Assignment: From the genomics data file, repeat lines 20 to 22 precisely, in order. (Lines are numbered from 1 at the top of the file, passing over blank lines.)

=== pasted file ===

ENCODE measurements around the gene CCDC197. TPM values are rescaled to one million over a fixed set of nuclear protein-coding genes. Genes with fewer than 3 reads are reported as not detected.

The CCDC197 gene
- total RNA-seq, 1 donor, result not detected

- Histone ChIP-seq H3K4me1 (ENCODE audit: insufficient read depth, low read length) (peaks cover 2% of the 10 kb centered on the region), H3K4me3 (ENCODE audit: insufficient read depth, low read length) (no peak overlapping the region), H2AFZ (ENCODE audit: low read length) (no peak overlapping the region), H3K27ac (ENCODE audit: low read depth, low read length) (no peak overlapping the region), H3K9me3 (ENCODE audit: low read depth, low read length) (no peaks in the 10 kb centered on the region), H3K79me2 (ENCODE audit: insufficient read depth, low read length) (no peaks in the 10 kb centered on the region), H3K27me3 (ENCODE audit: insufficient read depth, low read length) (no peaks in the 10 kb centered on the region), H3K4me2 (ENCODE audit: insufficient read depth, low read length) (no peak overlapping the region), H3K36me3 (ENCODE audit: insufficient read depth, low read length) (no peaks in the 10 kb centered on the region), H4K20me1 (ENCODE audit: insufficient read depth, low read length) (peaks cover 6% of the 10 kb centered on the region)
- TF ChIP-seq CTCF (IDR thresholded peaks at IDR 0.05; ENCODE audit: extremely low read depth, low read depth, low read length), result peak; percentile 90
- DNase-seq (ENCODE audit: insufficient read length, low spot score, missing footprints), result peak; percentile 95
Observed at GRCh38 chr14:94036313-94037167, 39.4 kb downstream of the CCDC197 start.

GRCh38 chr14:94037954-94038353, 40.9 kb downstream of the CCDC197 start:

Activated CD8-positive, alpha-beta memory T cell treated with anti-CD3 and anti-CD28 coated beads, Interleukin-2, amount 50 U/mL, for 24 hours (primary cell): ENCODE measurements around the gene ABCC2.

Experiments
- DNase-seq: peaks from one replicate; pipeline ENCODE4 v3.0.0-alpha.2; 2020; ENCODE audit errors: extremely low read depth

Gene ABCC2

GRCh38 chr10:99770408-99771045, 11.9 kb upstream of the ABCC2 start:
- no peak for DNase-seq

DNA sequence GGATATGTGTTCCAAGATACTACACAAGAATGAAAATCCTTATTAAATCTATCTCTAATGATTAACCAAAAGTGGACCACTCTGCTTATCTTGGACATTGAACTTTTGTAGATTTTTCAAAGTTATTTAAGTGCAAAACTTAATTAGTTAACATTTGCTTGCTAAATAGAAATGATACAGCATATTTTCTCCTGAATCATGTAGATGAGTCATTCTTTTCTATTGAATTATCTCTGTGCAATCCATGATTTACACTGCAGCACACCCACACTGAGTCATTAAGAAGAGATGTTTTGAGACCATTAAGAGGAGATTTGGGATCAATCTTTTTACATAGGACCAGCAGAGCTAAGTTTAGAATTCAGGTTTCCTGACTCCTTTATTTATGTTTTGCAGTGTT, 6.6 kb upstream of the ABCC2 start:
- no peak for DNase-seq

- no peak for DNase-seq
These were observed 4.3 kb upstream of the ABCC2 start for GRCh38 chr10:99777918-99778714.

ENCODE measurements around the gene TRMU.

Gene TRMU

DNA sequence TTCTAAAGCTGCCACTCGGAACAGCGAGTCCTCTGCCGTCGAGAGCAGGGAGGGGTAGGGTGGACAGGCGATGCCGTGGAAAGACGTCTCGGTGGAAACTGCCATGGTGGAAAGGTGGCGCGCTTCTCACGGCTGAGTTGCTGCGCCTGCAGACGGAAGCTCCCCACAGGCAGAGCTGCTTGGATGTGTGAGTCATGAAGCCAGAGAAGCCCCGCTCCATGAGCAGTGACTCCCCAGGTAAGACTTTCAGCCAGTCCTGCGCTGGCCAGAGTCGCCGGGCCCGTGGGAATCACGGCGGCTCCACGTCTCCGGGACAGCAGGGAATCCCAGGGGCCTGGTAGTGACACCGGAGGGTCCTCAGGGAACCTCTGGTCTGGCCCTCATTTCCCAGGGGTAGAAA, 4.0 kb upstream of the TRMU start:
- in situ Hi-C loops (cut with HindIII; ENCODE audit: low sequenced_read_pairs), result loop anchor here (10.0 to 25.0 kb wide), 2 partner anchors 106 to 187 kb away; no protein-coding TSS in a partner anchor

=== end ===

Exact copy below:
Gene TRMU

DNA sequence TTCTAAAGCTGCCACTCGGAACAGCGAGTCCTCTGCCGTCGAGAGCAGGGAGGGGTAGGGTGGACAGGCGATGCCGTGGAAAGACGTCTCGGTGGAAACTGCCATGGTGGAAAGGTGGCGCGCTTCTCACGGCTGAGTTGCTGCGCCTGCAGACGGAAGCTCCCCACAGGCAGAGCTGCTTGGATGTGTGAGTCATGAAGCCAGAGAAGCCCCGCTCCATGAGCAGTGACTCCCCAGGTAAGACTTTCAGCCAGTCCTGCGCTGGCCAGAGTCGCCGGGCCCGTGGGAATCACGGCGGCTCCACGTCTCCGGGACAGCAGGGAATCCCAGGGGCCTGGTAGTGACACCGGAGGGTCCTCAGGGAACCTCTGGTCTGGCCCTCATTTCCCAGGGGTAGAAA, 4.0 kb upstream of the TRMU start:
- in situ Hi-C loops (cut with HindIII; ENCODE audit: low sequenced_read_pairs), result loop anchor here (10.0 to 25.0 kb wide), 2 partner anchors 106 to 187 kb away; no protein-coding TSS in a partner anchor